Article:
Genetic testing of children for adult-onset conditions: opinions of the British adult population and implications for clinical practice.

Shkedi-Rafid S, Fenwick A, Dheensa S, Lucassen AM - Eur. J. Hum. Genet. (2014)

Opinions on testing children for adult-onset conditions with no treatment or care in childhood and testing for reproductive risks. (a) Parents should be able to test their young child to see what condition s/he may develop in the future, even if the child would not need any particular treatment or care until they are adults. (b) Parents should be able to test their young child to tell if they are a carrier of a genetic condition.
© Copyright Policy - open-access
Related In: Results  -  Collection

License
Show All Figures
getmorefigures.php?uid=PMC4592073&req=5

fig1: Opinions on testing children for adult-onset conditions with no treatment or care in childhood and testing for reproductive risks. (a) Parents should be able to test their young child to see what condition s/he may develop in the future, even if the child would not need any particular treatment or care until they are adults. (b) Parents should be able to test their young child to tell if they are a carrier of a genetic condition.
Mentions: As demonstrated in Figure 1, nearly half of the respondents (47%, n=1423) agreed that parents should be allowed to test their children for adult-onset conditions, even if the child would not need any particular treatment or care before adulthood. About a third of the sample (33%, n=979) were uncertain about such testing. Only a fifth of the sample (20%, n=596) disagreed that parents should be able to test their children for such conditions and it is interesting to note that this opinion is the one most in line with professional guidance.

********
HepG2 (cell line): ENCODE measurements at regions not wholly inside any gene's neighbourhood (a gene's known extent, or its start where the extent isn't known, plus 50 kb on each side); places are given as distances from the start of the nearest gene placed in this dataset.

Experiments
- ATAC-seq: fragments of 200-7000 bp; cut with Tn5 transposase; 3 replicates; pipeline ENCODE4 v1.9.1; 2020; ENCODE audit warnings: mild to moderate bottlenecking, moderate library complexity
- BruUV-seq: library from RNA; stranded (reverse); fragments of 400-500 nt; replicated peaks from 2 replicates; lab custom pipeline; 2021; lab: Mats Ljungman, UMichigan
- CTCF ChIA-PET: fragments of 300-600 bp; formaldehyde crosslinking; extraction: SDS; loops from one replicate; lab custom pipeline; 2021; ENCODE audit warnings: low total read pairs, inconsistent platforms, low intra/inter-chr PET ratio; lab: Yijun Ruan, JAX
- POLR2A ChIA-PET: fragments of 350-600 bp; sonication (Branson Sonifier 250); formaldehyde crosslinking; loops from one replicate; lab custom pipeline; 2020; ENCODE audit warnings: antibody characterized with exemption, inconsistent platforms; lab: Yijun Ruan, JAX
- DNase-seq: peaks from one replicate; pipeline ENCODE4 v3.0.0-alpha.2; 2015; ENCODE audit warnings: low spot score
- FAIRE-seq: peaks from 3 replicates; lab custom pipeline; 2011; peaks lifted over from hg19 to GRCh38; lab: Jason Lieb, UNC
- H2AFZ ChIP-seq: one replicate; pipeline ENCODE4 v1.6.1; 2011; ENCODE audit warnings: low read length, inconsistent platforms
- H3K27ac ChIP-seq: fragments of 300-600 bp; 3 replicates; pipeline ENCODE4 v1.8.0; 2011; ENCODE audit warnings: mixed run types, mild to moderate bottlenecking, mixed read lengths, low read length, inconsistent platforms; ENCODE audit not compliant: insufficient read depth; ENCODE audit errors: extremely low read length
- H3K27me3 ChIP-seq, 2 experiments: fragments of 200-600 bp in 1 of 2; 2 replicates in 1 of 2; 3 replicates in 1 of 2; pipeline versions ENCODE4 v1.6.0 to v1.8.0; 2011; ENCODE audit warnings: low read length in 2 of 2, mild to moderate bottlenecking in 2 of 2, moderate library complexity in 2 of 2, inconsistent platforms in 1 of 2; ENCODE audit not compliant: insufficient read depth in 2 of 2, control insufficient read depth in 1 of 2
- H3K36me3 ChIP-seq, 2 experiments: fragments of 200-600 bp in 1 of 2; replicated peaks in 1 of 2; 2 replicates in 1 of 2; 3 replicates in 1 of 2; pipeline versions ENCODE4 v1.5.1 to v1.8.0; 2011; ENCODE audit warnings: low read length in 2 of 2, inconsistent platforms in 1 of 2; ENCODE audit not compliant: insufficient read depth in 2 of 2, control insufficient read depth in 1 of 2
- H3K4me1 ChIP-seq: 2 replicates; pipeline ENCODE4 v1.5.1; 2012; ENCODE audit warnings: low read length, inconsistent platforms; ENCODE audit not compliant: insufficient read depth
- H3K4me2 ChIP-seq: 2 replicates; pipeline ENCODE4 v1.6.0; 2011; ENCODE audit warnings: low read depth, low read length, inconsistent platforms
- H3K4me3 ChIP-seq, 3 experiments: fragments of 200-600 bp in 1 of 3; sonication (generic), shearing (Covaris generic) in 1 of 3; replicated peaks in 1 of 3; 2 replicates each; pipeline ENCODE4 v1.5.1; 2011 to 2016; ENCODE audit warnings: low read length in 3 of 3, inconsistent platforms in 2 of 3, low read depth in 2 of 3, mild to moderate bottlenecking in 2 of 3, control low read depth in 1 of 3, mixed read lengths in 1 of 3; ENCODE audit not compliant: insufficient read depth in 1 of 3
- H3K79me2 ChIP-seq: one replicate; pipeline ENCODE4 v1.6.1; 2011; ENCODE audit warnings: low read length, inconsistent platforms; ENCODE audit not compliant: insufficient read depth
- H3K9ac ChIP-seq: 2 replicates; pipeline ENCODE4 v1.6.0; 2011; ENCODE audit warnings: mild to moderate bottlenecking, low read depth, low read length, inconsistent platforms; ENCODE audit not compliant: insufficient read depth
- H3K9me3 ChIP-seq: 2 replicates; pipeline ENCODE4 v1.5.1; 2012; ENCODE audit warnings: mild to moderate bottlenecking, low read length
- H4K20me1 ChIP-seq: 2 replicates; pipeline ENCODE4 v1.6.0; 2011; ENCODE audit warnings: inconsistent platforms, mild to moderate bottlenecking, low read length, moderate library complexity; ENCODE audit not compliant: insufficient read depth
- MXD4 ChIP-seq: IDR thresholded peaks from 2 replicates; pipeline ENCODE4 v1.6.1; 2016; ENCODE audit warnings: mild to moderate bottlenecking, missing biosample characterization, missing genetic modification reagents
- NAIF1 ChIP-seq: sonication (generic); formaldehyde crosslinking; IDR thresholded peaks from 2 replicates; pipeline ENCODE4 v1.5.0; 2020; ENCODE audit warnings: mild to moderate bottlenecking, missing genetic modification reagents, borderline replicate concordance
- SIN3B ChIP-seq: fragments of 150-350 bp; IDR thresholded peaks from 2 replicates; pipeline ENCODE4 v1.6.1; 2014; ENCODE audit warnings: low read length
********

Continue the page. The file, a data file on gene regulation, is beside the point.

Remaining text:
Bottom Line: Participants (n=2998) completed a specially designed questionnaire, distributed by email.Testing for carrier status was supported by a larger proportion (60%).A child's future ability to decide for her/himself if and when to be tested was the least supported argument in favour of deferring testing.

View Article: PubMed Central - PubMed

Affiliation: Clinical Ethics and Law at Southampton (CELS), Academic Department of Clinical Genetics, Faculty of Medicine, University of Southampton, Southampton, UK.

ABSTRACT
This study set out to explore the attitudes of a representative sample of the British public towards genetic testing in children to predict disease in the future. We sought opinions about genetic testing for adult-onset conditions for which no prevention/treatment is available during childhood, and about genetic 'carrier' status to assess future reproductive risks. The study also examined participants' level of agreement with the reasons professional organisations give in favour of deferring such testing. Participants (n=2998) completed a specially designed questionnaire, distributed by email. Nearly half of the sample (47%) agreed that parents should be able to test their child for adult-onset conditions, even if there is no treatment or prevention at time of testing. This runs contrary to professional guidance about genetic testing in children. Testing for carrier status was supported by a larger proportion (60%). A child's future ability to decide for her/himself if and when to be tested was the least supported argument in favour of deferring testing.

No MeSH data available.


Related in: MedlinePlus